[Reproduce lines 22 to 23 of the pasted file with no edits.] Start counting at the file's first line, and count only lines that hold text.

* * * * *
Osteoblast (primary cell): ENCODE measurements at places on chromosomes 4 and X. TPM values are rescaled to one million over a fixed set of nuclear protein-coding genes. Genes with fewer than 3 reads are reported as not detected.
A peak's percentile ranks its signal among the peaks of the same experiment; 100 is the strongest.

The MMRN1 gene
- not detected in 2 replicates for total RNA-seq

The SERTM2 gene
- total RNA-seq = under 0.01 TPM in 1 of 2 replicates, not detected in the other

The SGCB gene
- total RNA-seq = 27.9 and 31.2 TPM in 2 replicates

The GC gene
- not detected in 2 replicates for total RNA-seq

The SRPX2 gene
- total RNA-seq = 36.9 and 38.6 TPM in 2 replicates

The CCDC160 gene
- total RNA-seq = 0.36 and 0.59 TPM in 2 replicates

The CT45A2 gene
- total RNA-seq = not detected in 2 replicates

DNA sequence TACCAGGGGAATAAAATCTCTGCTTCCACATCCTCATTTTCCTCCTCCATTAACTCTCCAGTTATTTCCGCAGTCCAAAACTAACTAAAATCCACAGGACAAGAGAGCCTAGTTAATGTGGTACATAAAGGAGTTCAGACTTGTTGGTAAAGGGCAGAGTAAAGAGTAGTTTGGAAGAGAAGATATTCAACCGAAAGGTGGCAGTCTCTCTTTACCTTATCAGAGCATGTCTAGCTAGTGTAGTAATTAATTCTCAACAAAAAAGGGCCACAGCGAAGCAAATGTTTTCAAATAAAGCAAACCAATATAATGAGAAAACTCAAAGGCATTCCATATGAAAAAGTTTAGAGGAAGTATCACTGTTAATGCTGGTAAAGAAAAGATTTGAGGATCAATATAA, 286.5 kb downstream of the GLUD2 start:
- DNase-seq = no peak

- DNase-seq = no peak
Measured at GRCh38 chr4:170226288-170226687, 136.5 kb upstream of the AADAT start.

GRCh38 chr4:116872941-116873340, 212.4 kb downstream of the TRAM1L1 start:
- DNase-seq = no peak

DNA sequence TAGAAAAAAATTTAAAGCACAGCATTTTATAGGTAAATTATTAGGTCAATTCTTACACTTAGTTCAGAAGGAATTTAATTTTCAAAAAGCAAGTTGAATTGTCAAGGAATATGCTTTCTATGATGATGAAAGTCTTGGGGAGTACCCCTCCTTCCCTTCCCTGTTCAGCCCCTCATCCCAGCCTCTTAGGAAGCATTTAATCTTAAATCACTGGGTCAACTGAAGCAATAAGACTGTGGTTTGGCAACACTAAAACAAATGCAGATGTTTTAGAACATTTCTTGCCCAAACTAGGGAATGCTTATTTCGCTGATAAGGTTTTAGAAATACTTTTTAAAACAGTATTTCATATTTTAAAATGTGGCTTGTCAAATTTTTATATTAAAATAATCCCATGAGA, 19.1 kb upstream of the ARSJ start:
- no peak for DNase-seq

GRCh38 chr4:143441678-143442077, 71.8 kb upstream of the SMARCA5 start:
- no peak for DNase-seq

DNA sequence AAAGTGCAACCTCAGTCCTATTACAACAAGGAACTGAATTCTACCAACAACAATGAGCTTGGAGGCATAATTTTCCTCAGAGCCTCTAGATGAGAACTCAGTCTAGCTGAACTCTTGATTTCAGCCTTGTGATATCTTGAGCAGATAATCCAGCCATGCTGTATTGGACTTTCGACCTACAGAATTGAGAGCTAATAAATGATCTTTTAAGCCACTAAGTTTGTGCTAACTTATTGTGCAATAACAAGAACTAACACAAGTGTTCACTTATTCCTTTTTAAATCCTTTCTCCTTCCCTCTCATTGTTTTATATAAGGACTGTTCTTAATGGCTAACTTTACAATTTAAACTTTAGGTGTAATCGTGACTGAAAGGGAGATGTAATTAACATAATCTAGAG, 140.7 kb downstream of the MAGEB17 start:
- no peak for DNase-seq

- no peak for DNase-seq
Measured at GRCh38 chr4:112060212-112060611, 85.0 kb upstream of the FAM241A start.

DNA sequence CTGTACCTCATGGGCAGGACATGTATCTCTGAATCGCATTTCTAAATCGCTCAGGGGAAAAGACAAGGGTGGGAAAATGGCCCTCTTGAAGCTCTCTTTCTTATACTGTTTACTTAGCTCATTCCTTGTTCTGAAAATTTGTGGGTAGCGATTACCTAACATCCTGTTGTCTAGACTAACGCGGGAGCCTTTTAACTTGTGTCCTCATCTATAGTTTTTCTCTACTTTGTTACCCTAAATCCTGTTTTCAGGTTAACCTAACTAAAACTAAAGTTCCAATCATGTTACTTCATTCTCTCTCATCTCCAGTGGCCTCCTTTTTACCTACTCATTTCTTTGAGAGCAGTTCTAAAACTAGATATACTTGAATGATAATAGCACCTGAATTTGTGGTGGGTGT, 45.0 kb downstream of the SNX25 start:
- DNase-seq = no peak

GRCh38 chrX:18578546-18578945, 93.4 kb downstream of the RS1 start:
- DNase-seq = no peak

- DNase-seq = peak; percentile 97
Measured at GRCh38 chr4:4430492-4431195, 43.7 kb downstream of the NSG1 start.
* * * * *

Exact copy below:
- DNase-seq = no peak

DNA sequence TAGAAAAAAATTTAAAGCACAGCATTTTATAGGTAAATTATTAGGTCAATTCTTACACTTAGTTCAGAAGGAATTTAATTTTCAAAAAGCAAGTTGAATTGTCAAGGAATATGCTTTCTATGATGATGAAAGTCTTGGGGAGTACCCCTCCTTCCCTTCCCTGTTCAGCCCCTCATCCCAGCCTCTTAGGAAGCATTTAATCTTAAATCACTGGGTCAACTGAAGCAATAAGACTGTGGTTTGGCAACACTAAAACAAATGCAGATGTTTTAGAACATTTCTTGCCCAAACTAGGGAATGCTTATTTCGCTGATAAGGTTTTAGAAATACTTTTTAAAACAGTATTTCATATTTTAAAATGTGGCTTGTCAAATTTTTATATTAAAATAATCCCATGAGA, 19.1 kb upstream of the ARSJ start: